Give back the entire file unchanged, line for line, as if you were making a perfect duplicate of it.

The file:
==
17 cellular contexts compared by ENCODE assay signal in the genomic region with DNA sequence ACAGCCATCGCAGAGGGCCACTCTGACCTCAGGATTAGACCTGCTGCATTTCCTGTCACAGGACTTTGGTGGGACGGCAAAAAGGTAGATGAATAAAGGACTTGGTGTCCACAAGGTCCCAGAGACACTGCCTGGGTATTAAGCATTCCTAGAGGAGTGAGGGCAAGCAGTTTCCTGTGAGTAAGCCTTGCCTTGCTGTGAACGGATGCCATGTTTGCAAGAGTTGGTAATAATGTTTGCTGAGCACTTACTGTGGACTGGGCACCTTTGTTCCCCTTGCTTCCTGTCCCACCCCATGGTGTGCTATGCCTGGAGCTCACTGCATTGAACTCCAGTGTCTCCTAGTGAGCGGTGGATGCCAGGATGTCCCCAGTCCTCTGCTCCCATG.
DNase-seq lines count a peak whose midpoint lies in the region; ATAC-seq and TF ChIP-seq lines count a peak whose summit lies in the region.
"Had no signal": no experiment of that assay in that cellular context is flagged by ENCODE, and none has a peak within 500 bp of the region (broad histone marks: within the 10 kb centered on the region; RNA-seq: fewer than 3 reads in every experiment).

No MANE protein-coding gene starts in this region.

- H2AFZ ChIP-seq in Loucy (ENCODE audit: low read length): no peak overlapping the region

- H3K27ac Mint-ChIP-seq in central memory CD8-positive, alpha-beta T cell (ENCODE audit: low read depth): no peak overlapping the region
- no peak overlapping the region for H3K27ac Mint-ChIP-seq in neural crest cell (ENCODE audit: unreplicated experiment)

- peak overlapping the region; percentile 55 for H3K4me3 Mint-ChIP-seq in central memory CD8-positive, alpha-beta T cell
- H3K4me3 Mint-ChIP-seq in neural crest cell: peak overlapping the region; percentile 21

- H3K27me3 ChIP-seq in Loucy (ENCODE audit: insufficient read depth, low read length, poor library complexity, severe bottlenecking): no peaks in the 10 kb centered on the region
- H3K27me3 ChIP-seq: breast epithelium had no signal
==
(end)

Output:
17 cellular contexts compared by ENCODE assay signal in the genomic region with DNA sequence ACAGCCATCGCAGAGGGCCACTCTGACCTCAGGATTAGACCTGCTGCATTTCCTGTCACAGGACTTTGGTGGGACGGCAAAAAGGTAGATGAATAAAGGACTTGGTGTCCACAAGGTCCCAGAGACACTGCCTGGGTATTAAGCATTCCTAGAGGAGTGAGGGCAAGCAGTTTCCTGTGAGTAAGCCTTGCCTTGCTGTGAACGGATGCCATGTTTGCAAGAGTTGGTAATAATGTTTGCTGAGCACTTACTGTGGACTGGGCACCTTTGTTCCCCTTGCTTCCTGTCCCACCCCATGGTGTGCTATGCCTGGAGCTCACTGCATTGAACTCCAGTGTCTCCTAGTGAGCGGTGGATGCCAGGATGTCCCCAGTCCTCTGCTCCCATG.
DNase-seq lines count a peak whose midpoint lies in the region; ATAC-seq and TF ChIP-seq lines count a peak whose summit lies in the region.
"Had no signal": no experiment of that assay in that cellular context is flagged by ENCODE, and none has a peak within 500 bp of the region (broad histone marks: within the 10 kb centered on the region; RNA-seq: fewer than 3 reads in every experiment).

No MANE protein-coding gene starts in this region.

- H2AFZ ChIP-seq in Loucy (ENCODE audit: low read length): no peak overlapping the region

- H3K27ac Mint-ChIP-seq in central memory CD8-positive, alpha-beta T cell (ENCODE audit: low read depth): no peak overlapping the region
- no peak overlapping the region for H3K27ac Mint-ChIP-seq in neural crest cell (ENCODE audit: unreplicated experiment)

- peak overlapping the region; percentile 55 for H3K4me3 Mint-ChIP-seq in central memory CD8-positive, alpha-beta T cell
- H3K4me3 Mint-ChIP-seq in neural crest cell: peak overlapping the region; percentile 21

- H3K27me3 ChIP-seq in Loucy (ENCODE audit: insufficient read depth, low read length, poor library complexity, severe bottlenecking): no peaks in the 10 kb centered on the region
- H3K27me3 ChIP-seq: breast epithelium had no signal